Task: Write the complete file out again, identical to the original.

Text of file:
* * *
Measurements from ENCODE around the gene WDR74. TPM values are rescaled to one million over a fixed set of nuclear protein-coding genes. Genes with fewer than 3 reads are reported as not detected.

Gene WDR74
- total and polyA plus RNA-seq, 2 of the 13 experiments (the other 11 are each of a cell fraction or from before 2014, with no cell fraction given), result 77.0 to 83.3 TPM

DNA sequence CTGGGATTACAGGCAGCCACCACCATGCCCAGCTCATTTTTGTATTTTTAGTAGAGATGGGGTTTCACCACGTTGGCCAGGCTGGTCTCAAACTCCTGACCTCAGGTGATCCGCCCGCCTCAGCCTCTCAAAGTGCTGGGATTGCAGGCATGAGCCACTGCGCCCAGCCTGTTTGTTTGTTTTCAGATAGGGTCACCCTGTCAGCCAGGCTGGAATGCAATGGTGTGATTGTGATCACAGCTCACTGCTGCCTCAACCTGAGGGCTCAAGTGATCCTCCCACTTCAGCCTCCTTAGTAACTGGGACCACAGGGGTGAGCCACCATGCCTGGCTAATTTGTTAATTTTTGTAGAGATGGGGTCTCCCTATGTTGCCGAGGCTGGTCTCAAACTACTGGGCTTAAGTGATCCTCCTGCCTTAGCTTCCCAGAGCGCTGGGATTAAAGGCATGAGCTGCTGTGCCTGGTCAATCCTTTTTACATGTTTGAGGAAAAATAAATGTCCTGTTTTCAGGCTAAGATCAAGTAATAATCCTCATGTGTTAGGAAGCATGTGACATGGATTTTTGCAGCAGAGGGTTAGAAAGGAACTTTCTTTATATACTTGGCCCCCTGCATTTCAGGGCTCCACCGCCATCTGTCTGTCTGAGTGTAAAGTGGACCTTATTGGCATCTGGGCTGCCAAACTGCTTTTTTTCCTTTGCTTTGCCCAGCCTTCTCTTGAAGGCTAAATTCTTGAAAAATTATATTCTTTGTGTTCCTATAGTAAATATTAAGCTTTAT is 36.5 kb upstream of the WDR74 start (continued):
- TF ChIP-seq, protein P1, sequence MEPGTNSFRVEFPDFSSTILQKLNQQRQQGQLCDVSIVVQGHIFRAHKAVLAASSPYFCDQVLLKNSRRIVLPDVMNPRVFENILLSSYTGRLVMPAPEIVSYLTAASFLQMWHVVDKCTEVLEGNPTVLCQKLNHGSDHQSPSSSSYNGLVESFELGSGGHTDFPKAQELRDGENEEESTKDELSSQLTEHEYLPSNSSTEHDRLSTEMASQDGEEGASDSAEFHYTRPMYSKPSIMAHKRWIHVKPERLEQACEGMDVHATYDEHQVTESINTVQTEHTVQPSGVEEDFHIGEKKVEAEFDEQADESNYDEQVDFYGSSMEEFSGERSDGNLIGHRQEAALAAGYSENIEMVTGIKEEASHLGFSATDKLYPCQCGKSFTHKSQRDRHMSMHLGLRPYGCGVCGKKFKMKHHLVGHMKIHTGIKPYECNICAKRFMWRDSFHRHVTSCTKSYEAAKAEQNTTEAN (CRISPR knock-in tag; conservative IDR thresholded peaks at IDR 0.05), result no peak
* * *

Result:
Measurements from ENCODE around the gene WDR74. TPM values are rescaled to one million over a fixed set of nuclear protein-coding genes. Genes with fewer than 3 reads are reported as not detected.

Gene WDR74
- total and polyA plus RNA-seq, 2 of the 13 experiments (the other 11 are each of a cell fraction or from before 2014, with no cell fraction given), result 77.0 to 83.3 TPM

DNA sequence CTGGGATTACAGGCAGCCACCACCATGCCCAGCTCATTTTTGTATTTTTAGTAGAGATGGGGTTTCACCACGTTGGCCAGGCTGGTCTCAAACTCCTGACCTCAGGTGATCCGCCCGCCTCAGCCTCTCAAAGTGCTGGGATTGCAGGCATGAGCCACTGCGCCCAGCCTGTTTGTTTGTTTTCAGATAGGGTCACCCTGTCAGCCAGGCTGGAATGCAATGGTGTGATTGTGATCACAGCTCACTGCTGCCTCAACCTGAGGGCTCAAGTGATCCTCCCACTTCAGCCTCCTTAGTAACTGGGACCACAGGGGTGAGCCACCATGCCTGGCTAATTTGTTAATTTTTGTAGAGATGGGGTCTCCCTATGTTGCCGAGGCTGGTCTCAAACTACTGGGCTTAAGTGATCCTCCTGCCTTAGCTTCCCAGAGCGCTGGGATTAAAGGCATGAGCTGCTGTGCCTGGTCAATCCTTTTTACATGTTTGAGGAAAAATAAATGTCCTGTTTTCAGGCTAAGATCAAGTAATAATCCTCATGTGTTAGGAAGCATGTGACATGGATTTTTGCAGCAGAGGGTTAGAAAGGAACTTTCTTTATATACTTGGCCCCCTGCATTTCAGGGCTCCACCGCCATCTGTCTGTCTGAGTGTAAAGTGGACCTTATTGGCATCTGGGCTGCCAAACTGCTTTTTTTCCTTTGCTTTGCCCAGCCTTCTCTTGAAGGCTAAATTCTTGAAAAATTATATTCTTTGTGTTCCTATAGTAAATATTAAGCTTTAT is 36.5 kb upstream of the WDR74 start (continued):
- TF ChIP-seq, protein P1, sequence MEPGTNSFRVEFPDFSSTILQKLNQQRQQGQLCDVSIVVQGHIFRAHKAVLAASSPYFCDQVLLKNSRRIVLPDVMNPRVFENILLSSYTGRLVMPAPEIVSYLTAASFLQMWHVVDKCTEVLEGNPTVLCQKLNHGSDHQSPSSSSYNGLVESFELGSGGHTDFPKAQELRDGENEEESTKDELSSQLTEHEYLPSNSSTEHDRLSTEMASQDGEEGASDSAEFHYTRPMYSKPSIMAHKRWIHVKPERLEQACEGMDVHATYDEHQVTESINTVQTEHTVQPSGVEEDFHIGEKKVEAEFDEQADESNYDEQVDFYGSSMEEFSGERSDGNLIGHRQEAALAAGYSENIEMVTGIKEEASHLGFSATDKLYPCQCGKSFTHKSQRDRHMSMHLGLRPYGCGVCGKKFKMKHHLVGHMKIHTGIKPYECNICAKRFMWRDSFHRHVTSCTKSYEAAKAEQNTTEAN (CRISPR knock-in tag; conservative IDR thresholded peaks at IDR 0.05), result no peak